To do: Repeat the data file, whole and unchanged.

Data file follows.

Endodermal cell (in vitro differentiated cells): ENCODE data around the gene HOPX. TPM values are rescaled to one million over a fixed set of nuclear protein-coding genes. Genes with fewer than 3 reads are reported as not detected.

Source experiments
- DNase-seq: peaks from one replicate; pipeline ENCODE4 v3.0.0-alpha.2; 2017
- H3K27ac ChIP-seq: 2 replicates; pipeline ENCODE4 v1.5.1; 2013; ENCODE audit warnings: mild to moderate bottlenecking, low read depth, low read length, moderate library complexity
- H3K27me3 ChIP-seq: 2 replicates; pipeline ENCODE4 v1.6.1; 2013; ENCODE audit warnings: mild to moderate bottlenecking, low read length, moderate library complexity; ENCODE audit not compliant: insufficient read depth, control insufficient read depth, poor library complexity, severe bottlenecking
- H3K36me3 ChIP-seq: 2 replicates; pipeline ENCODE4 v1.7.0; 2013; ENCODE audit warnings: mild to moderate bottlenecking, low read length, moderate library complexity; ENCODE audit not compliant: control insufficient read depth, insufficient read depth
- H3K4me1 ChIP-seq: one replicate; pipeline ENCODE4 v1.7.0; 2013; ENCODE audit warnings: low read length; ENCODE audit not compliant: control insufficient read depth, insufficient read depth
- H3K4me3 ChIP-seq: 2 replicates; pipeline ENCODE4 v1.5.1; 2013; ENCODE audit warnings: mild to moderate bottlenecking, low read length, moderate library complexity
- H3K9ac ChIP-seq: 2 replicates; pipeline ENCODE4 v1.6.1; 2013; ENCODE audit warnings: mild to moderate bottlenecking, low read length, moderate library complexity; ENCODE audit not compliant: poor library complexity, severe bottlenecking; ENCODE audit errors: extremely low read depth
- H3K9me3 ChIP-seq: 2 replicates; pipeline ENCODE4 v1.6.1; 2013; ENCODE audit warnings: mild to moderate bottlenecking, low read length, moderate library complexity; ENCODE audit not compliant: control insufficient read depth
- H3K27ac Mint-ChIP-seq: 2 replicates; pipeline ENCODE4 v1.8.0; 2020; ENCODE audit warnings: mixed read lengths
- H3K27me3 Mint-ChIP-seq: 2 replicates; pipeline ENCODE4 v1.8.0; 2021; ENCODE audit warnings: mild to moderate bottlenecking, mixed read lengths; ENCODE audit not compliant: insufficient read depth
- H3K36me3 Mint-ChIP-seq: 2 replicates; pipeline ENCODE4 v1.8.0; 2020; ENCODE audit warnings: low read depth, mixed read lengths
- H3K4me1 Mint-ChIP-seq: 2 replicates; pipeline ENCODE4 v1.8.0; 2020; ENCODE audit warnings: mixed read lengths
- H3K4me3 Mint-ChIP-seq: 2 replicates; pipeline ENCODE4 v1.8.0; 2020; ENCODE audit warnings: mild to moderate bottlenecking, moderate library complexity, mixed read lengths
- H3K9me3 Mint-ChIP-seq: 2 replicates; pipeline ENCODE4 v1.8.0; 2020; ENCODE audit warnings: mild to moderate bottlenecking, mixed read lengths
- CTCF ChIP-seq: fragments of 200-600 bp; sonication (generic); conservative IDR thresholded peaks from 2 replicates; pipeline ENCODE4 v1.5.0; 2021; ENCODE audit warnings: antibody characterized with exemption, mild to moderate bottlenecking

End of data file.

Endodermal cell (in vitro differentiated cells): ENCODE data around the gene HOPX. TPM values are rescaled to one million over a fixed set of nuclear protein-coding genes. Genes with fewer than 3 reads are reported as not detected.

Source experiments
- DNase-seq: peaks from one replicate; pipeline ENCODE4 v3.0.0-alpha.2; 2017
- H3K27ac ChIP-seq: 2 replicates; pipeline ENCODE4 v1.5.1; 2013; ENCODE audit warnings: mild to moderate bottlenecking, low read depth, low read length, moderate library complexity
- H3K27me3 ChIP-seq: 2 replicates; pipeline ENCODE4 v1.6.1; 2013; ENCODE audit warnings: mild to moderate bottlenecking, low read length, moderate library complexity; ENCODE audit not compliant: insufficient read depth, control insufficient read depth, poor library complexity, severe bottlenecking
- H3K36me3 ChIP-seq: 2 replicates; pipeline ENCODE4 v1.7.0; 2013; ENCODE audit warnings: mild to moderate bottlenecking, low read length, moderate library complexity; ENCODE audit not compliant: control insufficient read depth, insufficient read depth
- H3K4me1 ChIP-seq: one replicate; pipeline ENCODE4 v1.7.0; 2013; ENCODE audit warnings: low read length; ENCODE audit not compliant: control insufficient read depth, insufficient read depth
- H3K4me3 ChIP-seq: 2 replicates; pipeline ENCODE4 v1.5.1; 2013; ENCODE audit warnings: mild to moderate bottlenecking, low read length, moderate library complexity
- H3K9ac ChIP-seq: 2 replicates; pipeline ENCODE4 v1.6.1; 2013; ENCODE audit warnings: mild to moderate bottlenecking, low read length, moderate library complexity; ENCODE audit not compliant: poor library complexity, severe bottlenecking; ENCODE audit errors: extremely low read depth
- H3K9me3 ChIP-seq: 2 replicates; pipeline ENCODE4 v1.6.1; 2013; ENCODE audit warnings: mild to moderate bottlenecking, low read length, moderate library complexity; ENCODE audit not compliant: control insufficient read depth
- H3K27ac Mint-ChIP-seq: 2 replicates; pipeline ENCODE4 v1.8.0; 2020; ENCODE audit warnings: mixed read lengths
- H3K27me3 Mint-ChIP-seq: 2 replicates; pipeline ENCODE4 v1.8.0; 2021; ENCODE audit warnings: mild to moderate bottlenecking, mixed read lengths; ENCODE audit not compliant: insufficient read depth
- H3K36me3 Mint-ChIP-seq: 2 replicates; pipeline ENCODE4 v1.8.0; 2020; ENCODE audit warnings: low read depth, mixed read lengths
- H3K4me1 Mint-ChIP-seq: 2 replicates; pipeline ENCODE4 v1.8.0; 2020; ENCODE audit warnings: mixed read lengths
- H3K4me3 Mint-ChIP-seq: 2 replicates; pipeline ENCODE4 v1.8.0; 2020; ENCODE audit warnings: mild to moderate bottlenecking, moderate library complexity, mixed read lengths
- H3K9me3 Mint-ChIP-seq: 2 replicates; pipeline ENCODE4 v1.8.0; 2020; ENCODE audit warnings: mild to moderate bottlenecking, mixed read lengths
- CTCF ChIP-seq: fragments of 200-600 bp; sonication (generic); conservative IDR thresholded peaks from 2 replicates; pipeline ENCODE4 v1.5.0; 2021; ENCODE audit warnings: antibody characterized with exemption, mild to moderate bottlenecking